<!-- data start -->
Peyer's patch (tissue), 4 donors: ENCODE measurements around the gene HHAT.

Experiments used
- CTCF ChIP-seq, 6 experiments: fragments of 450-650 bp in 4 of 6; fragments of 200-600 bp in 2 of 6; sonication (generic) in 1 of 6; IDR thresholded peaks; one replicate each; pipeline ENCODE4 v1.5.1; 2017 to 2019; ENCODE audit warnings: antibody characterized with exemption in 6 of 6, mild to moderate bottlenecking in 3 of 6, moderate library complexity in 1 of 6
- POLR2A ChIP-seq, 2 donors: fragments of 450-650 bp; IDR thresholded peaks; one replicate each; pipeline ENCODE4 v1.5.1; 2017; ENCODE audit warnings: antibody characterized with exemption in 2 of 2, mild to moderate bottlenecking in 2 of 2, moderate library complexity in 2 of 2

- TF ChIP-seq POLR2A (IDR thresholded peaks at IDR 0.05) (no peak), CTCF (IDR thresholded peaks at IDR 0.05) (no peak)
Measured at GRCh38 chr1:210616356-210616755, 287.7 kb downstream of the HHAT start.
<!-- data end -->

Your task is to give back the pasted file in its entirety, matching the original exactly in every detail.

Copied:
Peyer's patch (tissue), 4 donors: ENCODE measurements around the gene HHAT.

Experiments used
- CTCF ChIP-seq, 6 experiments: fragments of 450-650 bp in 4 of 6; fragments of 200-600 bp in 2 of 6; sonication (generic) in 1 of 6; IDR thresholded peaks; one replicate each; pipeline ENCODE4 v1.5.1; 2017 to 2019; ENCODE audit warnings: antibody characterized with exemption in 6 of 6, mild to moderate bottlenecking in 3 of 6, moderate library complexity in 1 of 6
- POLR2A ChIP-seq, 2 donors: fragments of 450-650 bp; IDR thresholded peaks; one replicate each; pipeline ENCODE4 v1.5.1; 2017; ENCODE audit warnings: antibody characterized with exemption in 2 of 2, mild to moderate bottlenecking in 2 of 2, moderate library complexity in 2 of 2

- TF ChIP-seq POLR2A (IDR thresholded peaks at IDR 0.05) (no peak), CTCF (IDR thresholded peaks at IDR 0.05) (no peak)
Measured at GRCh38 chr1:210616356-210616755, 287.7 kb downstream of the HHAT start.